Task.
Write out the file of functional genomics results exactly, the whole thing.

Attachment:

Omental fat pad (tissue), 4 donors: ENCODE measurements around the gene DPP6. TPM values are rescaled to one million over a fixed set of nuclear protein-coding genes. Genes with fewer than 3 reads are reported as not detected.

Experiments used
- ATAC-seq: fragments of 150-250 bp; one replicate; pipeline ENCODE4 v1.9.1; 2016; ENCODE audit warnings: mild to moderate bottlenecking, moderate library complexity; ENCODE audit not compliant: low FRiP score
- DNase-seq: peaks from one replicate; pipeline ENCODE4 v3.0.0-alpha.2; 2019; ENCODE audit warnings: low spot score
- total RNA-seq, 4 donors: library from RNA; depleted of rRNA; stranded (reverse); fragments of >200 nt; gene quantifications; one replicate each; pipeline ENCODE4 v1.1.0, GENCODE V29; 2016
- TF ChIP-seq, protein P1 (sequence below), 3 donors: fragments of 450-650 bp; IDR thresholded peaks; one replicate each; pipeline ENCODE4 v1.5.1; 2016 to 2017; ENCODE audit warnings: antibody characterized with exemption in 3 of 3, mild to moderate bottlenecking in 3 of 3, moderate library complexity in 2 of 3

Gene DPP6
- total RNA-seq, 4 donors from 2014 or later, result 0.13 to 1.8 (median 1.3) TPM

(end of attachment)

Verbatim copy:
Omental fat pad (tissue), 4 donors: ENCODE measurements around the gene DPP6. TPM values are rescaled to one million over a fixed set of nuclear protein-coding genes. Genes with fewer than 3 reads are reported as not detected.

Experiments used
- ATAC-seq: fragments of 150-250 bp; one replicate; pipeline ENCODE4 v1.9.1; 2016; ENCODE audit warnings: mild to moderate bottlenecking, moderate library complexity; ENCODE audit not compliant: low FRiP score
- DNase-seq: peaks from one replicate; pipeline ENCODE4 v3.0.0-alpha.2; 2019; ENCODE audit warnings: low spot score
- total RNA-seq, 4 donors: library from RNA; depleted of rRNA; stranded (reverse); fragments of >200 nt; gene quantifications; one replicate each; pipeline ENCODE4 v1.1.0, GENCODE V29; 2016
- TF ChIP-seq, protein P1 (sequence below), 3 donors: fragments of 450-650 bp; IDR thresholded peaks; one replicate each; pipeline ENCODE4 v1.5.1; 2016 to 2017; ENCODE audit warnings: antibody characterized with exemption in 3 of 3, mild to moderate bottlenecking in 3 of 3, moderate library complexity in 2 of 3

Gene DPP6
- total RNA-seq, 4 donors from 2014 or later, result 0.13 to 1.8 (median 1.3) TPM